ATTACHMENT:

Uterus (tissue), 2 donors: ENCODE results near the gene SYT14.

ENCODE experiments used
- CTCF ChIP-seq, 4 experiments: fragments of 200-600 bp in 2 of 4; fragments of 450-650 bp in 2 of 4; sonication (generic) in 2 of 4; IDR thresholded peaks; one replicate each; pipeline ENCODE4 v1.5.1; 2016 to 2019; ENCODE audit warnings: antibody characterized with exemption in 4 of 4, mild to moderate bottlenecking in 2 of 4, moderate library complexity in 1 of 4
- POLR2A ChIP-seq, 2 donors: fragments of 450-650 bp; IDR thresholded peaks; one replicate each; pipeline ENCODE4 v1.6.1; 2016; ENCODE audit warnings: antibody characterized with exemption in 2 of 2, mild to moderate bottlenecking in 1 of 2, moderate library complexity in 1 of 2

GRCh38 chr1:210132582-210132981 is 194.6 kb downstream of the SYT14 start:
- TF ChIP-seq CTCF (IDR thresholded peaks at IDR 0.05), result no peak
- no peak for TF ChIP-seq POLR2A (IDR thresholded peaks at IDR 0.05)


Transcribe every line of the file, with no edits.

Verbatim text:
Uterus (tissue), 2 donors: ENCODE results near the gene SYT14.

ENCODE experiments used
- CTCF ChIP-seq, 4 experiments: fragments of 200-600 bp in 2 of 4; fragments of 450-650 bp in 2 of 4; sonication (generic) in 2 of 4; IDR thresholded peaks; one replicate each; pipeline ENCODE4 v1.5.1; 2016 to 2019; ENCODE audit warnings: antibody characterized with exemption in 4 of 4, mild to moderate bottlenecking in 2 of 4, moderate library complexity in 1 of 4
- POLR2A ChIP-seq, 2 donors: fragments of 450-650 bp; IDR thresholded peaks; one replicate each; pipeline ENCODE4 v1.6.1; 2016; ENCODE audit warnings: antibody characterized with exemption in 2 of 2, mild to moderate bottlenecking in 1 of 2, moderate library complexity in 1 of 2

GRCh38 chr1:210132582-210132981 is 194.6 kb downstream of the SYT14 start:
- TF ChIP-seq CTCF (IDR thresholded peaks at IDR 0.05), result no peak
- no peak for TF ChIP-seq POLR2A (IDR thresholded peaks at IDR 0.05)